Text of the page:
How I got ‘here’ has value but only in so far has it contributes meaningfully to what happens next. When I consider the future I feel I am squeezed between two mutually exclusive realities. On the one hand I ‘am’ a preacher. Perhaps one with some talent? On the other hand, I have no pulpit. In the first place, Jeremiah’s words reveal my own existential crisis, “But if I say, ‘I will not mention him or speak any more in his name,’ his word is in my heart like a fire, a fire shut up in my bones. I am weary of holding it in” New International Version (©1984) In the second place I am filled with self loathing for the jealousy that I wish to deny but must in honesty confess.

Since then I have been greatly blessed to a degree and in ways I do not deserve. Every day I wake to a home filled with people I love and who, in turn love me. I am stunned by the good fortune that I have a job that permits me to care for them. I discover some measure of purpose as a leader of cub scouts. I do not discount that these are all good things but, well, I owe and am capable of much more. And it is a whispering realization that has broken into into an uproar today.

Oh the nuisance a word can cause. I wish to be the un-afflicted comfortable pew warmer but the the gospel won’t let me go. That this nuisance is not ‘good news’ for me does not mean that, in the end, my torment might not be the source of good news for others. So be it. I relinquish the cherished goal of letting my small talent lie fallow. Though the return that may be earned is diminished from small to trivial through years of neglect, I do here with commit myself to speak – or write- and in so doing to preach.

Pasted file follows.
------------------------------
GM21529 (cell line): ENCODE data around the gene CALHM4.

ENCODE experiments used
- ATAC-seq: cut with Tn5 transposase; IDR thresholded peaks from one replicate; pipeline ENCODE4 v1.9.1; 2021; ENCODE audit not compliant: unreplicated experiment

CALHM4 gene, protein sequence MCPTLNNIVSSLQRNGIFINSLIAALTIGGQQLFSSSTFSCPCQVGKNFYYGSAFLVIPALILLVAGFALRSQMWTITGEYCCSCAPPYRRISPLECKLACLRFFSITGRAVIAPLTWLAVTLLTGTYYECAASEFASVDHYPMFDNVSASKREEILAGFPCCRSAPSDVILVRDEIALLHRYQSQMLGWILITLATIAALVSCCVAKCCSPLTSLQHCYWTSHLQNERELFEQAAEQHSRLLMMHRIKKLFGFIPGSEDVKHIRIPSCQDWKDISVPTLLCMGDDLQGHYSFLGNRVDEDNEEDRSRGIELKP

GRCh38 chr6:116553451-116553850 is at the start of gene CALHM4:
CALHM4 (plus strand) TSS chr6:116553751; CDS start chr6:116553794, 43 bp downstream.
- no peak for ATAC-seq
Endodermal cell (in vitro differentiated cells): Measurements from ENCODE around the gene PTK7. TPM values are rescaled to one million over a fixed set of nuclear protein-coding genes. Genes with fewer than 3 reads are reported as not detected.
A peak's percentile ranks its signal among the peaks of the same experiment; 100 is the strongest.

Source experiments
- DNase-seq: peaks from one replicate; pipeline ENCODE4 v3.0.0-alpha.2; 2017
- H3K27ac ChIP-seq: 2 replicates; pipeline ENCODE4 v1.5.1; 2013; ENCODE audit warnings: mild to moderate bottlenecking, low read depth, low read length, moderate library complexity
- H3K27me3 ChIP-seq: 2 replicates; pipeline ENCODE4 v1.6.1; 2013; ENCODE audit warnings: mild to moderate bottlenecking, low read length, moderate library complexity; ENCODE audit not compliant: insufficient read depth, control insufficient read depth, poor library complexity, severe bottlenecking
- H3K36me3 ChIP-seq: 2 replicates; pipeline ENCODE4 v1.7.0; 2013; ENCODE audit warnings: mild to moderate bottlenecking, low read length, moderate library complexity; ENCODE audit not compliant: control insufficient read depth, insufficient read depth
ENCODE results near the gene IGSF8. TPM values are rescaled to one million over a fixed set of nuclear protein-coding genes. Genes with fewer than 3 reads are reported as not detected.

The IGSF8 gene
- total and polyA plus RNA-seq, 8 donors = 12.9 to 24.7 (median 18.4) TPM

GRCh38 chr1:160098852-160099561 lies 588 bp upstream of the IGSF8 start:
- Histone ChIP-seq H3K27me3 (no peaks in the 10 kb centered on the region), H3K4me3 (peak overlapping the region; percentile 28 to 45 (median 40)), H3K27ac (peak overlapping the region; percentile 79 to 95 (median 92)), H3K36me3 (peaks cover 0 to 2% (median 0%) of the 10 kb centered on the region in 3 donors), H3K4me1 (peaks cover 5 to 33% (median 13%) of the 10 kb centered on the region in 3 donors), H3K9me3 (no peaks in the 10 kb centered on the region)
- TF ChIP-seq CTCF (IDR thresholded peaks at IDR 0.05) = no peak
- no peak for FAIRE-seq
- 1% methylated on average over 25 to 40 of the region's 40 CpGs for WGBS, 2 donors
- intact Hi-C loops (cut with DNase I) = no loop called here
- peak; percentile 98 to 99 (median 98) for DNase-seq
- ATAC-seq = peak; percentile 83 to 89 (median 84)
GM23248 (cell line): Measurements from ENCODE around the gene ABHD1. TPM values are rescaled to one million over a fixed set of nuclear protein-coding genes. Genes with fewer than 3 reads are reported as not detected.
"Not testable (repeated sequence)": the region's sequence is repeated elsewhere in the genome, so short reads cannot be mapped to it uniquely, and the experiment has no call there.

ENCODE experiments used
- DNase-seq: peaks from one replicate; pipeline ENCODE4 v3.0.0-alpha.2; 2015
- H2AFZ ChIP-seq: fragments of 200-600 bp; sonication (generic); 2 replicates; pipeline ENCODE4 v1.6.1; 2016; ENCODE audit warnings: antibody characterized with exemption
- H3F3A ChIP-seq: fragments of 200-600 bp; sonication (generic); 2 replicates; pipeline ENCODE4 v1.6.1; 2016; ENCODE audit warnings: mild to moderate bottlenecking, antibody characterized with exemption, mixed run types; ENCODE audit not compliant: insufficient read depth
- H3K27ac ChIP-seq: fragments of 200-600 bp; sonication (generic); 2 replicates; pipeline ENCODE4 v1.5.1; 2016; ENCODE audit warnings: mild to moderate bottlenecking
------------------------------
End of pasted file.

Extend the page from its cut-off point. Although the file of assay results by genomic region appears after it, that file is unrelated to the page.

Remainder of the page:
‘This is what the LORD says: See, I am setting before you the way of life and the way of death’.

Amen

Advertisements

Written by David Wilkerson

7 December 2011 at 9:52 pm

Posted in Creativity, epiphany, hope, Writing

Tagged with , , , ,

One Response

Subscribe to comments with RSS.

  1. David

    I so enjoyed reading your writing on the underused talent! I pray for God to lead you into an understanding of where you are to serve so your words can be heard. For me, as a Deacon, I have found that God uses me to ‘preach’ his word through my job. I have always believed that I was called to the Priesthood – but life and primarily sexual orientation issues denied me that opportunity. So the call has been translated into the Diaconate with a current call to starting a business that honors the people who work for me, and my clients – some of which are very difficult.

    I will pray for you, my friend, that you can find your way back to a pulpit – and that in the meanwhile, that He will continue to bless your vocation as Father, Grandfather, Husband, and employee.

    Advent blessings
    Jan Grinnell

    Jan Grinnell

    9 December 2011 at 11:26 am


Leave a Reply

Fill in your details below or click an icon to log in:

WordPress.com Logo

You are commenting using your WordPress.com account. Log Out / Change )

Twitter picture

You are commenting using your Twitter account. Log Out / Change )

Facebook photo

You are commenting using your Facebook account. Log Out / Change )

Google+ photo

You are commenting using your Google+ account. Log Out / Change )

Connecting to %s

%d bloggers like this: